Presidential Helicopter Replacement Program Prepares for Inaugural Flights

By Vivienne Machi
VH-92A concept art

NATIONAL HARBOR, Md. — The U.S. Navy Naval Air Systems Command is on schedule to begin flight testing later this year for the first two replacement aircraft for the Marine One presidential helicopter, an official said April 4.

“We’re going to break the deck with this thing this summer,” Marine Corps Col. Robert Pridgen, presidential helicopter program manager for NAVAIR, told reporters at the Navy League’s annual Sea-Air-Space conference here.

Sikorsky Aircraft is providing the Marine Corps with 23 helicopters — including the two initial engineering development models — based off of its FAA-certified S-92 commercial aircraft under a $1.24 billion fixed-price incentive engineering and manufacturing development contract, according to Lockheed Martin. The company acquired Sikorsky in 2015. 

The VH-92A will replace the service’s current fleet of eight VH-60N and 11 VH-3D rotorcraft, and is expected to enter service with four operational aircraft and crews along with parts and support in 2020, Pridgen said.

“The day this aircraft hits the [White House] South Lawn, I don’t think you’ll see another aircraft,” he added.

The program office is currently developing a draft request for proposals for Sikorsky and Lockheed Martin, in anticipation of a future low rate initial production decision to purchase the final 17 aircraft over the next three years, Pridgen said. 

Until then, final assembly continues for the two initial Sikorsky-built VH-92A rotorcraft in Stratford, Connecticut, said Spencer Elani, vice president for VH-92A for Sikorsky.

“After first flight we’ll take them up to Owego [New York], and we’ll do our flight test program,” he said. 

“We’re excited about getting to that point … We really didn’t change the dynamics system, it’s just a matter of getting out there and checking out the radios,” he added. “It’s going to be very predictable.”

Sikorsky pilots will begin testing this summer, and Marine pilots will take over in summer 2018 at Naval Air Station Patuxent River in Maryland, Pridgen said. 

“That will begin the testing that sets the stage for our Milestone C [decision] that will occur in 2019,” he noted.

The program is now three years into execution, ahead of schedule, he said. Sikorsky is integrating the government-owned mission communication systems — a presidential helicopter requirement — into the aircraft at Lockheed Martin’s facility in Owego, he added.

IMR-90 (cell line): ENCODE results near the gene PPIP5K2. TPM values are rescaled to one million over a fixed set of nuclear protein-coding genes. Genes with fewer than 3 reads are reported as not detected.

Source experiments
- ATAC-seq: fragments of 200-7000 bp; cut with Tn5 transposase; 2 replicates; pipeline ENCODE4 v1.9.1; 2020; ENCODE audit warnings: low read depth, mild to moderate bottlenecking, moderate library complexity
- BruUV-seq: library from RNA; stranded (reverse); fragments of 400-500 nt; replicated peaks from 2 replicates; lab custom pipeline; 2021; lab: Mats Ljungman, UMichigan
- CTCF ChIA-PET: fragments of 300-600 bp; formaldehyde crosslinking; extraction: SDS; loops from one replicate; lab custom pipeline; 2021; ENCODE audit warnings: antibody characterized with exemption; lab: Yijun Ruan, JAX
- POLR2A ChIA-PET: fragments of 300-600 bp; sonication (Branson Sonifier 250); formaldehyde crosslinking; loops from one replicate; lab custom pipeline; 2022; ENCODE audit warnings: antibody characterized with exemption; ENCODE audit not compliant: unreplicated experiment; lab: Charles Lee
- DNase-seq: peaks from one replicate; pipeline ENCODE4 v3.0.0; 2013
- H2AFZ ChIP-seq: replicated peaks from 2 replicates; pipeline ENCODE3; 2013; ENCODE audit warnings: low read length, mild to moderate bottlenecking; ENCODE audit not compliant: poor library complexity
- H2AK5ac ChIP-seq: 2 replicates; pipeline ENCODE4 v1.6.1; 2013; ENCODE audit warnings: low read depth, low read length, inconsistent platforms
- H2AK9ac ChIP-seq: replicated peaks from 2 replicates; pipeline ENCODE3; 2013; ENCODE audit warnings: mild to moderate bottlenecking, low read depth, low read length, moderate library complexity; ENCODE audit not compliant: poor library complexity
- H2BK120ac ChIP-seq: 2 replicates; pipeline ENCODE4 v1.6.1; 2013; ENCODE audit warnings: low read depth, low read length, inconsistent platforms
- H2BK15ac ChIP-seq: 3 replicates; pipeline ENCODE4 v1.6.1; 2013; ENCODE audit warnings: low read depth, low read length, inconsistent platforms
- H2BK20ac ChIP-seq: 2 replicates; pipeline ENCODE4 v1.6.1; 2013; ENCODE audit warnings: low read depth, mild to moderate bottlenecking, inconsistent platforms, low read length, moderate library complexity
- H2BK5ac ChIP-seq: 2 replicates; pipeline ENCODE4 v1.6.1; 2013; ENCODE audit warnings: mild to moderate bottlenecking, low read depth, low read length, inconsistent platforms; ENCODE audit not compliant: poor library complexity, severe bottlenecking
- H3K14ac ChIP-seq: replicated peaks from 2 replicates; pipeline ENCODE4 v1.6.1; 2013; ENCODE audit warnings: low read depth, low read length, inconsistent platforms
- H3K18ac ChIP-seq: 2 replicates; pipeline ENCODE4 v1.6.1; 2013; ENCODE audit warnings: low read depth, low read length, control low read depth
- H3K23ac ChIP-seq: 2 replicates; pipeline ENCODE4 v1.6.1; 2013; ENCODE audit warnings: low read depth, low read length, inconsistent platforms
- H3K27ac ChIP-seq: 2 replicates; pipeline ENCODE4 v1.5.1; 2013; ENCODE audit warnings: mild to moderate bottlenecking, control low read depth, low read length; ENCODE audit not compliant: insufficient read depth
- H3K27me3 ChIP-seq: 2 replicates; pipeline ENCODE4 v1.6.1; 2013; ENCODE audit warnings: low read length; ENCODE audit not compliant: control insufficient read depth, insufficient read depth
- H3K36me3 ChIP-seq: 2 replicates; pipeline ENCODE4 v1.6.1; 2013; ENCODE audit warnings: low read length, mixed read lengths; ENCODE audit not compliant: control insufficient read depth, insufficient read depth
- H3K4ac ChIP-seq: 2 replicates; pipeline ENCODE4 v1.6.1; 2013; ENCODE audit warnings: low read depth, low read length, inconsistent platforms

“The focus right now is to make sure we complete this build and hit that first flight on time,” he said.

The effort to replace the Marine One fleet has been in the works since the 1970s, and previous attempts were plagued by schedule delays and requirements bloat that caused the former program to be shut down in 2009. 

But the Marine Corps has learned its lessons from the past, and is moving forward with a stable design and requirements that help it stay on schedule and budget, Pridgen noted.

The program office has been in regular contact with government organizations including the office of the director of operational testing and evaluation and the Government Accountability Office, and speaks daily to members of the White House military office, he said.

The aircraft is currently hitting all its key performance parameters “with a little bit of room in our pocket,” Pridgen said.

President Donald Trump has publicly scrutinized the cost of several Defense Department programs on Twitter, including Boeing’s upcoming presidential aircraft replacement and Lockheed Martin’s F-35 joint strike fighter.

But thus far, the program office has received no concerns from the White House, Pridgen said. At the beginning of the program, Navy and Marine Corps officials, along with White House officials, maintained a governance structure to ensure all parties remained familiar with the capabilities of the rotorcraft, as well as scheduling updates, he said. 

“They are well dialed into the maturity as we go through; they attend the design reviews. We’ve got real close coordination,” he said. “The feedback we’ve gotten so far is, ‘Keep doing what you’re doing; don’t be late.’”

Pridgen also meets quarterly with the officials involved at the Pentagon to lay out any changes to the helicopter or its requirements. “To date, three years from contract, there has been no capabilities changes on the aircraft,” he said, acknowledging that changes could be made in the future depending on technology updates or cost schedule changes.

Starting with an FAA-certified aircraft also helped to keep the requirements in check, Elani said.


Topics: Air Power

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